“For people with allergies, reptiles can be the best pets,” Allen insists, “but they crave attention.” Many species require particular care, from feeding regimens to the size of their enclosures, to the temperature inside, to water misting. Store staff screens new customers to make sure they know what to expect and offer care sheets to ensure a good start. Some wannabe reptile owners have been turned away.

Top, six large ball python eggs await hatching. Bottom, “Emoji,” a pied ball python, sports an emoji face on its skin.

Allen has loaned reptiles to the Vilas and Indianapolis Zoos, and for a fee, Reptile Rapture will accept rescue pets. He’s been known to spend hundreds on vet bills to care for a rescued animal — such as amputating a bearded dragon’s broken leg or having a mass removed from the gut of a Nile monitor. “We do it because we care about them,” he says.

“Reptiles are just different,” Allen continues. “They’re easy to care for and great for people with allergies or for people who don’t have time to take a dog out.”

His personal favorites are the monitors and the snakes. Monitors because of their intelligence and snakes because through breeding, he can create color variations, or morphs, the market craves and pays for.

“Emoji,” for example, is a pied ball python that Allen morphed to display an emoji face on its skin. “As soon as I put Emoji on Instagram and Facebook, everybody wanted it,” he says. For the moment, Emoji is not for sale.

In the store’s breeding room, hundreds of snakes reside inside drawers arranged on racks, like snake condos. Snakes do well inside the drawers because in the wild, many live underground and venture out only to feed, Allen explains.

But these animals are not being plucked from the wild. They are being bred and raised in captivity, and there is a multimillion-dollar industry supporting them. While one pair of snakes in the store is priced at $4,000 because of the potential to produce dozens of expensive offspring, most other creatures are moderately priced from $25 and up. Some cost less.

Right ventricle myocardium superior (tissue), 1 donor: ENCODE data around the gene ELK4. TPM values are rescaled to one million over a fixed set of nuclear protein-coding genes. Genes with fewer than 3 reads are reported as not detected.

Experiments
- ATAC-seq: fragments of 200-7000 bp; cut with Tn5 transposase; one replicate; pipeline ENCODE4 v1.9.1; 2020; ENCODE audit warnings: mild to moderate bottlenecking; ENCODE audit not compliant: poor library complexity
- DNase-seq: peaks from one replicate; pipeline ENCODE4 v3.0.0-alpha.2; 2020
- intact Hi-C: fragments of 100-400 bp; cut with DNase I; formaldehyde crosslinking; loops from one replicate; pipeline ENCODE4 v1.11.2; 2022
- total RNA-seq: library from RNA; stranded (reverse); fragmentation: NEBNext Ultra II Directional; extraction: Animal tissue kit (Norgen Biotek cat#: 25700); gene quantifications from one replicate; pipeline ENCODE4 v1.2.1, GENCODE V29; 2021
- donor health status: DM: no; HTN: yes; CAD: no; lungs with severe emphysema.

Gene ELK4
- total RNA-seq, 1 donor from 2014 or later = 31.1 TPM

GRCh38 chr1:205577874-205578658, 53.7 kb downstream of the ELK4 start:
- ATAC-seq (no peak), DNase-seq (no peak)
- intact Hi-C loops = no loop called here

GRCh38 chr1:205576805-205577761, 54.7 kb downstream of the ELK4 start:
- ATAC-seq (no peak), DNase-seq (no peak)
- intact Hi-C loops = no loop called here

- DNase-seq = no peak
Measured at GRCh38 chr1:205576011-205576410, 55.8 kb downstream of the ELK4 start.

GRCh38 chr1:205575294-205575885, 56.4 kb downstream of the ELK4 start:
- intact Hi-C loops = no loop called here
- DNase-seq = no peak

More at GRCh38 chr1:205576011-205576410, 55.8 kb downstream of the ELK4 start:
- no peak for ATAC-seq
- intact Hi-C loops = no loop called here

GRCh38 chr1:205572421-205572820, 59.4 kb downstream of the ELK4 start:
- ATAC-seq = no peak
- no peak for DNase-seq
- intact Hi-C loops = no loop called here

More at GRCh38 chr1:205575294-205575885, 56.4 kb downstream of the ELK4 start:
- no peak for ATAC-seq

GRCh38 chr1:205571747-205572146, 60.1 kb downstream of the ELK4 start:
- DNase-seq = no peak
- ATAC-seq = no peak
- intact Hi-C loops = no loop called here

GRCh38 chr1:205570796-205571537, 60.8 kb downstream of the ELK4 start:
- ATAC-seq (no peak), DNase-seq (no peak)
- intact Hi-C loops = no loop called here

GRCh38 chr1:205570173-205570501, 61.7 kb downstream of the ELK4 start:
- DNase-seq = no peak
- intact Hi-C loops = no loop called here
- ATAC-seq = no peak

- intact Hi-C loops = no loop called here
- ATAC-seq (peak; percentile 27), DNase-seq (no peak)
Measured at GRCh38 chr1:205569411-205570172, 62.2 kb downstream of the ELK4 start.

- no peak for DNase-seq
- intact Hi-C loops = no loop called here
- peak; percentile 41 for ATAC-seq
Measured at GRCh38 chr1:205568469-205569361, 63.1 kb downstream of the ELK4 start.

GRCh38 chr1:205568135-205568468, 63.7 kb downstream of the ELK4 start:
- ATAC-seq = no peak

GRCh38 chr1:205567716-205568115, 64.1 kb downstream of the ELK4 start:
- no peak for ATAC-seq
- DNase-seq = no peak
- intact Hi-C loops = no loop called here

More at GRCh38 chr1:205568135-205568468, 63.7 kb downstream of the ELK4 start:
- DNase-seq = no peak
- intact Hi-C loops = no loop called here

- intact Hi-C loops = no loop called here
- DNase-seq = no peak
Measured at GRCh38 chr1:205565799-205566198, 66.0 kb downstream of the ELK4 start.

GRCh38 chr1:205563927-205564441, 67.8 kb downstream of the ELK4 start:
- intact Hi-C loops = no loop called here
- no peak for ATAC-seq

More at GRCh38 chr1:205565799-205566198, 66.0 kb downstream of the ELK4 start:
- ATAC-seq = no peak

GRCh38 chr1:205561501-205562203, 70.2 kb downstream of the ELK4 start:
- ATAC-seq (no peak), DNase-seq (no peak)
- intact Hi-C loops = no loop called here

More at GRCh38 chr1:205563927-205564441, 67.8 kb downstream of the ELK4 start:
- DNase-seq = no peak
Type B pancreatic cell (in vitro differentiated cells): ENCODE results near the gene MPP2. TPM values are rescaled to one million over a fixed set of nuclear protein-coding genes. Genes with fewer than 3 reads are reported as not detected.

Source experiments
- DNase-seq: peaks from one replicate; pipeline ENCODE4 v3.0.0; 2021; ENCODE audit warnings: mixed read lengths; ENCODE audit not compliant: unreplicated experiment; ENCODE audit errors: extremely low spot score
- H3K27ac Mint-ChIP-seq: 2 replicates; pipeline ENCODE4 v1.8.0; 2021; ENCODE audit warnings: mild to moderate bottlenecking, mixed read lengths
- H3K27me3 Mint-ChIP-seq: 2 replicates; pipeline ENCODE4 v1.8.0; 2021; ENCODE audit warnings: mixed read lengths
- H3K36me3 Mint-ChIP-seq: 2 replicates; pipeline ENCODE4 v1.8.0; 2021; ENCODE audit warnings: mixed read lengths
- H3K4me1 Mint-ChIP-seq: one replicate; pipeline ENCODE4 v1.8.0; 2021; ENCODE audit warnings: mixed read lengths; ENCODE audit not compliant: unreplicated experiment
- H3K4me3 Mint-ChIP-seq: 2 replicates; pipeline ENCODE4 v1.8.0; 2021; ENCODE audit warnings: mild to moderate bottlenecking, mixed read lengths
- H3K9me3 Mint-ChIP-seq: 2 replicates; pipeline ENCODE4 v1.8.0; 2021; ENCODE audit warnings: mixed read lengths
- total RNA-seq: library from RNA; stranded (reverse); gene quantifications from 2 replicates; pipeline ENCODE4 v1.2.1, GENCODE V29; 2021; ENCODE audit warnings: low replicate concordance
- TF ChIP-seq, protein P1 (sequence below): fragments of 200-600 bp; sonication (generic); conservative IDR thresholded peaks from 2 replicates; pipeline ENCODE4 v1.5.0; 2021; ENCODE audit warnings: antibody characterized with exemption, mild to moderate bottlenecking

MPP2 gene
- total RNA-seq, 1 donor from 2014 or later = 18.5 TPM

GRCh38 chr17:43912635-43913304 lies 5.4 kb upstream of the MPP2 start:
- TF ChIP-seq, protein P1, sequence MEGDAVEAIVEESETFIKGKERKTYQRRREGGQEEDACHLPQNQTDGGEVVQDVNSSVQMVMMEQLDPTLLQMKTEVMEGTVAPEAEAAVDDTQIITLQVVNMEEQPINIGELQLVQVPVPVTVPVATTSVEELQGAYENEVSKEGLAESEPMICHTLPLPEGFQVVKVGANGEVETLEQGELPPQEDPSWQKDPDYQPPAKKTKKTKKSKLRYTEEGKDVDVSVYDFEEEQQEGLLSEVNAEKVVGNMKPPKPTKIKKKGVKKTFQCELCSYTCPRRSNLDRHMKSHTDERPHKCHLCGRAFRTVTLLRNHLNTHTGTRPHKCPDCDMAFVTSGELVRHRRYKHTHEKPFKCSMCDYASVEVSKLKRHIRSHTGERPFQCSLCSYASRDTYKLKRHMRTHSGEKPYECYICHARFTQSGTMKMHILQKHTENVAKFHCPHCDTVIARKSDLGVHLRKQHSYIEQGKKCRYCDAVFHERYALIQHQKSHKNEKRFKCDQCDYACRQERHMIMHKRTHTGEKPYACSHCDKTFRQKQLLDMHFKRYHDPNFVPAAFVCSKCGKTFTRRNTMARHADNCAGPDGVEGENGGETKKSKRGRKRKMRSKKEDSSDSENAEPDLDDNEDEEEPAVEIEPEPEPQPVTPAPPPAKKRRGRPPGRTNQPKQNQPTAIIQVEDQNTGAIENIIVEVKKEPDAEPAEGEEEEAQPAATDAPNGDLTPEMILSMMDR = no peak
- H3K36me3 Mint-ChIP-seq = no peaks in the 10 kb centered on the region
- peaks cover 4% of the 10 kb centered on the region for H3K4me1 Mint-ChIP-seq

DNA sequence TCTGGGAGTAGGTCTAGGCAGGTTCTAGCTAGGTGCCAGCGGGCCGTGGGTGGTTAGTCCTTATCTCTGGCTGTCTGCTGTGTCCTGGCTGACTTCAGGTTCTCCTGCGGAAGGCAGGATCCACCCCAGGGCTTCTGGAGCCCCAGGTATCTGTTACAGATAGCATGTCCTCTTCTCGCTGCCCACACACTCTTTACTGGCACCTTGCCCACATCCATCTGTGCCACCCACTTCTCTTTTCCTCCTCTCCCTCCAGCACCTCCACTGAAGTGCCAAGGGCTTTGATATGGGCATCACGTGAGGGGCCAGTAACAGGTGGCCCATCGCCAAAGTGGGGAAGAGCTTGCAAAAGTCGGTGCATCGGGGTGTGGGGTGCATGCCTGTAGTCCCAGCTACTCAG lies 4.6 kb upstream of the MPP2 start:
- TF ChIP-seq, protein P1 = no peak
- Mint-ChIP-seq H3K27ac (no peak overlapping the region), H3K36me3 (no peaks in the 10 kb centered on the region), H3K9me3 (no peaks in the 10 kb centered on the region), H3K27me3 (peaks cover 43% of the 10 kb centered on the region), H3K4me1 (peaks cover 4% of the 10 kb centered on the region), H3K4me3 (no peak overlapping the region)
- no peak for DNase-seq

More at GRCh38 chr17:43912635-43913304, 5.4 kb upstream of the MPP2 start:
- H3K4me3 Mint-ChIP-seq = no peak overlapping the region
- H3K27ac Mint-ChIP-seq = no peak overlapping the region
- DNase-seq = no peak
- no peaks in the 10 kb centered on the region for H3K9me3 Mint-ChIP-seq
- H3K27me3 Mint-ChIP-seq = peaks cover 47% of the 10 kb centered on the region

Reptile Rapture ships animals to customers overnight through a license agreement with FedEx. To lessen the chances of getting sick, the animals are not fed for a full day in advance of shipping. Heat or cold packs are added, if necessary. The store does not ship animals internationally, but it does have an international online following for its dry goods, including enclosure dishes and plants.



The birds and the bees

Breeding snakes or lizards, of course, requires knowing which is male and which is female. While the gender of lizards is determined by ultrasound, there are two ways to determine the sex of a snake.

To demonstrate, Allen holds the tail area of a young ball python and gently applies pressure to the cloaca, or vent opening, on its underside. Instantly, two red hemipenes jut out from the skin like fangs. “This is a male,” he says. “Females don’t have hemipenes.”

In the breeding room, Richard Allen removes a black-headed python from its drawer. The snake’s 10-foot-long father resides in a glass enclosure nearby. Right, a Hog Island boa constrictor is prepared for overnight shipping.

A second sexing method is used on older and larger snakes, such as Wilson, a 3-foot-long pied ball python. Holding Wilson’s tail, Allen inserts a lubed probe into the cloaca. The probe travels further in a male than a female. It takes just a couple of seconds.

Wilson is a he, Allen announces.

In another room, six ball python eggs wait to hatch in a plastic tub. The eggs are surprisingly large — larger than chicken eggs — and softer. The leathery “shell” springs back when pressed. Pythons lay eggs, Allen informs, while boa constrictors produce live births.

Another plastic tub holds four-day-old ball python hatchlings curled into balls — hence their name. Each is about a foot long and an inch thick, and within five days they will shed their skin to display their true coloring.

Allen is well known in the reptile circuit and takes his role as an educator and caretaker very seriously. His ultimate goal is to one day open a larger facility with a conference room and educational center where he can share his enthusiasm and knowledge about reptiles and amphibians with the public.

Snakes, in particular, get a bad rap, he says. “The majority of snakes don’t get very big and won’t strangle you [which always seems to be a fear]. Getting bit by a cat or dog can be a lot more dangerous.”